WISH YOU WERE GAY by ANNE IMHOF at KUNSTHAUS BREGENZ [from 20240608 to 20240922]

[Photos: Markus Tretter] [Courtesy of the artist, Galerie Buchholz and Sprüth Magers]

Wish You Were Gay is a deeply personal survey presenting several new bodies of work that reflect on and further develop a number of core elements that have constituted Imhof’s repertoire from the outset. Throughout the exhibition, Imhof explores notions of finitude, reality and artifice, chance and fate, absence and presence, set against a backdrop of postapocalyptic isolation.

Wish You Were Gay encompasses all-new sculpture, painting, sound, and a series of six never-before-seen video works in which the artist revisits early material from 2001–03, a crucial moment of transition in the artist’s life and work. At that time, Imhof’s life and work were closely linked and at times indistinguishable, imbuing the present exhibition with a distinctly biographical note and touching on notions of chosen family, a reality for many queer people.

With the advent of handheld digital camcorders – which allowed the screen to be flipped for the first time, an early precursor to today’s ever-present front-facing cameras – Imhof used this nascent technology as a mirror recording device, before which she performed movements and gestures, animating and setting the scene. Using her body as a medium, alongside other makeshift means such as borrowed guitars and amplifiers, and recording songs and her voice as a means of finding it, she created art with her community – friends, lovers, collaborators – engaging the raw materials of life as it unfolded. These video works convey an underlying sense of urgency, embodying force through insistence and presence, manifested in continuous rehearsal and improvisation. Over the next two decades, Imhof wove these elements – via countless mirrorings, doubles, and variations of the motifs originating from this formative period – into a profound practice of movement that places the body at its center. Raw moments are at times slowed down in a surreal manner, brought to a stillness full of tension and potential for explosive action, something that returns in her idiosyncratic performance pieces enacted through others and informs her sculptural and painting practice.

The show begins with an overture: red light saturates the scene in MARIA, an early self-portrait video. The artist is seen boxing and throwing punches at the camera lens through a vignette, set to songs from West Side Story, acting as a Romeo to the other half of the star-crossed lovers after whom the work is titled. During this period, Imhof trained in karate and boxing as forms of self-defense.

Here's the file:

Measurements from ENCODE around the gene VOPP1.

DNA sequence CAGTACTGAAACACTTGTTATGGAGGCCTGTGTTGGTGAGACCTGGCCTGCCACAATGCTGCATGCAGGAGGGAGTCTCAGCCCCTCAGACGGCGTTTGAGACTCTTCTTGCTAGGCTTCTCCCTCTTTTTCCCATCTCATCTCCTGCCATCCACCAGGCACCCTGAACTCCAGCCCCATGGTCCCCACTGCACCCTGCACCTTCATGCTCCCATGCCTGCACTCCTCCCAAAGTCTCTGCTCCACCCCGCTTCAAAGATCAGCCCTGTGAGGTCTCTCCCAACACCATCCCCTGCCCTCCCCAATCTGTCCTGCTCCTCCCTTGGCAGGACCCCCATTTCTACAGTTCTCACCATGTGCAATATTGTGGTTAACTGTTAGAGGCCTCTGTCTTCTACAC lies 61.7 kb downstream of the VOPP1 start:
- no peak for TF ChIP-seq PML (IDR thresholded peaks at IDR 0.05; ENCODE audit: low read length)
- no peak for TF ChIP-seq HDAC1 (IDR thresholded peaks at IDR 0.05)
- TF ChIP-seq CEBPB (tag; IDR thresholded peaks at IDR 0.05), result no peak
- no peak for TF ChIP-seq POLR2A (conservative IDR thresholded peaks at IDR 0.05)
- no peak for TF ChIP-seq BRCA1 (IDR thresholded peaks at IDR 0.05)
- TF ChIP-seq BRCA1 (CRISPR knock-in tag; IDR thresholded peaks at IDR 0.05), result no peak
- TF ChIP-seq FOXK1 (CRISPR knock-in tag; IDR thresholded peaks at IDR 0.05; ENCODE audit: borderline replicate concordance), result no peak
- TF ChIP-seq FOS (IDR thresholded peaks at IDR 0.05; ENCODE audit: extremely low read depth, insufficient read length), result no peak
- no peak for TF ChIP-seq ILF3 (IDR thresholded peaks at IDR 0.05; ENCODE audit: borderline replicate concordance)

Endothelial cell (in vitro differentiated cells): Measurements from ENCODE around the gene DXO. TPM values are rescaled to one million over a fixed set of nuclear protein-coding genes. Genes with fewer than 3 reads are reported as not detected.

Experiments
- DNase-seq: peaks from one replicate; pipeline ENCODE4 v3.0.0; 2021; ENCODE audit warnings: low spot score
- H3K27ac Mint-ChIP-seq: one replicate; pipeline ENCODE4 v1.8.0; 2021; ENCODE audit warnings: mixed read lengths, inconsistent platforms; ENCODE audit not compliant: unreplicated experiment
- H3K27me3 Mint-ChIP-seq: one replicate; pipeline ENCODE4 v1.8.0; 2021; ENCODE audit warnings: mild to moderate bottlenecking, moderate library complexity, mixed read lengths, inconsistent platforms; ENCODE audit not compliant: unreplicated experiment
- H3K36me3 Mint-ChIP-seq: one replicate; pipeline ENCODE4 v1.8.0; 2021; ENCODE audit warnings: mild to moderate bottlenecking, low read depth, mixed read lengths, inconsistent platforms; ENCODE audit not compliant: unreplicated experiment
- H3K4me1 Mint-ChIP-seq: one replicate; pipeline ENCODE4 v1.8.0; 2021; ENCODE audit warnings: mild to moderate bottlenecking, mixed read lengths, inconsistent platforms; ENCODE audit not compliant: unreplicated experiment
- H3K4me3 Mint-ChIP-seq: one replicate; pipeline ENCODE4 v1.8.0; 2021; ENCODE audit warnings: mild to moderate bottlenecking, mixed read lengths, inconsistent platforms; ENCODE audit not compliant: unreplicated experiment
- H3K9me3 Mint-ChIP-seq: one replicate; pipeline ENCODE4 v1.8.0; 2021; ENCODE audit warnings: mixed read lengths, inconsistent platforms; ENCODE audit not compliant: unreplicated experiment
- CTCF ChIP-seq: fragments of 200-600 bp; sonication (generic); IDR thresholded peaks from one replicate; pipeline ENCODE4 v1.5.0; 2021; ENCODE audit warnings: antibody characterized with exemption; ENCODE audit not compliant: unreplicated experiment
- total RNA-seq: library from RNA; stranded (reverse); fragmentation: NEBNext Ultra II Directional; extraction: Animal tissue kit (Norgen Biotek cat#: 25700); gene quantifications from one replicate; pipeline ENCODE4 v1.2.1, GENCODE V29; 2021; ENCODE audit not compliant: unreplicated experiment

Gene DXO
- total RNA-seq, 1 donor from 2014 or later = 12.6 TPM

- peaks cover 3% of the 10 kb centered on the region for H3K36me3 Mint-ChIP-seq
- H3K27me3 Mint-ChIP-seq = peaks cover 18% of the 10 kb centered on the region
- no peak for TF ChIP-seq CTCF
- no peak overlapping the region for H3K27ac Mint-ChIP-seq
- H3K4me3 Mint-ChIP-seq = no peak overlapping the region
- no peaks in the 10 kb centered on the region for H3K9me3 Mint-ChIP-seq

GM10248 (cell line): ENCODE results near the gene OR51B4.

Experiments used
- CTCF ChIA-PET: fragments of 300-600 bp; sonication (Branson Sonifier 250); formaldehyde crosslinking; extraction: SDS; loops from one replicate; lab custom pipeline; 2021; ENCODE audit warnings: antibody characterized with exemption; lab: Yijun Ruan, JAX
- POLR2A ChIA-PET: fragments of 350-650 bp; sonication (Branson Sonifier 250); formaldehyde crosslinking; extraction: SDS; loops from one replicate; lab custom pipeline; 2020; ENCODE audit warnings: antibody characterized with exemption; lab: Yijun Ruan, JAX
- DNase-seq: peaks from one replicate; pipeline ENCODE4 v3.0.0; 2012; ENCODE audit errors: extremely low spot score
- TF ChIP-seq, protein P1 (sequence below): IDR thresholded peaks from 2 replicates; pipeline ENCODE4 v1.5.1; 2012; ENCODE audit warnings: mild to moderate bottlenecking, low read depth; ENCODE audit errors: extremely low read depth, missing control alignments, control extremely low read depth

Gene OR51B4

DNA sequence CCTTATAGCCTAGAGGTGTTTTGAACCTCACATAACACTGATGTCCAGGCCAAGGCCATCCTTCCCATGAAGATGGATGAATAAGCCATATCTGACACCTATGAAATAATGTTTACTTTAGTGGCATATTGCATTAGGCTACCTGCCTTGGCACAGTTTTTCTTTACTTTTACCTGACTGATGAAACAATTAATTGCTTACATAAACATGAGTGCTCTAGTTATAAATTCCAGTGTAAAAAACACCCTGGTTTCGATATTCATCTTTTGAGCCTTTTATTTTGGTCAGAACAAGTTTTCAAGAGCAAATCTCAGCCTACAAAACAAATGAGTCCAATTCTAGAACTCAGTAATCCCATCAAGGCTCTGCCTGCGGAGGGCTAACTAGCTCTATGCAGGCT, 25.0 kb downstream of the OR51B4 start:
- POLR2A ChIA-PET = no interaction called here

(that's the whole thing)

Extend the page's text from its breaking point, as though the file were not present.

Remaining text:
Starting on the first floor, Imhof divides the space in two. Visitors encounter a Barricade, multiplied crowd barriers commonly found within concert stages, forming a narrow corridor. Black steel panels placed at eye-level block the view of most of the remaining space, creating an imposing horizontal, black monochrome streak that extends nearly to the very end of the space, evoking a claustrophobic feeling. Moving along, the viewer passes a readymade sculpture, left behind in a seemingly arbitrary manner. This scene serves as a restaging of a moment from Imhof’s celebrated exhibition and performance Natures Mortes, a symbol of personal significance, evoking moments of discomfort and dysphoria in the artist’s biography. Behind the barricade, an apocalyptic scene unfolds: her newest iteration of cloud paintings, a recurring motif in her practice and a continuation of imagined dystopias, enigmatic, filled with beauty and horror. They are artificial and imagined, digitally generated cloudscapes, rendered hyper-realistically by hand, resembling a motionless disaster that nevertheless seems to be approaching, bursting at the canvas’s seams. Explosive clouds of poison, at times set against a vividly bright blue sky, imbued with baroque artifice. The space is bathed in a gloomy red light, tinting the viewer’s vision, and evoking photographic darkrooms.

Set to a roaring heavy-metal soundtrack, the video work Zebra depicts the artist in her early twenties enacting a concise scene. Initially facing away from the camera, she moves with precision, revealing her back, adorned with tattooed angel wings. Abruptly, she extends her arms out wide before turning – a movement that loops and is varied repeatedly in her subsequent performances. The work cuts between self-portraiture and a recording of a glitch-ridden, partially obstructed television screen showing zebras in violent combat. The center of the space is occupied by a monolithic glass structure, another element from Natures Mortes that returns here in altered sculptural form. Once an open structure occupied by performers, it is now doubled and enclosed, barring entry and transformed into a space for projection – a display of marked absence characteristic of the artist’s practice.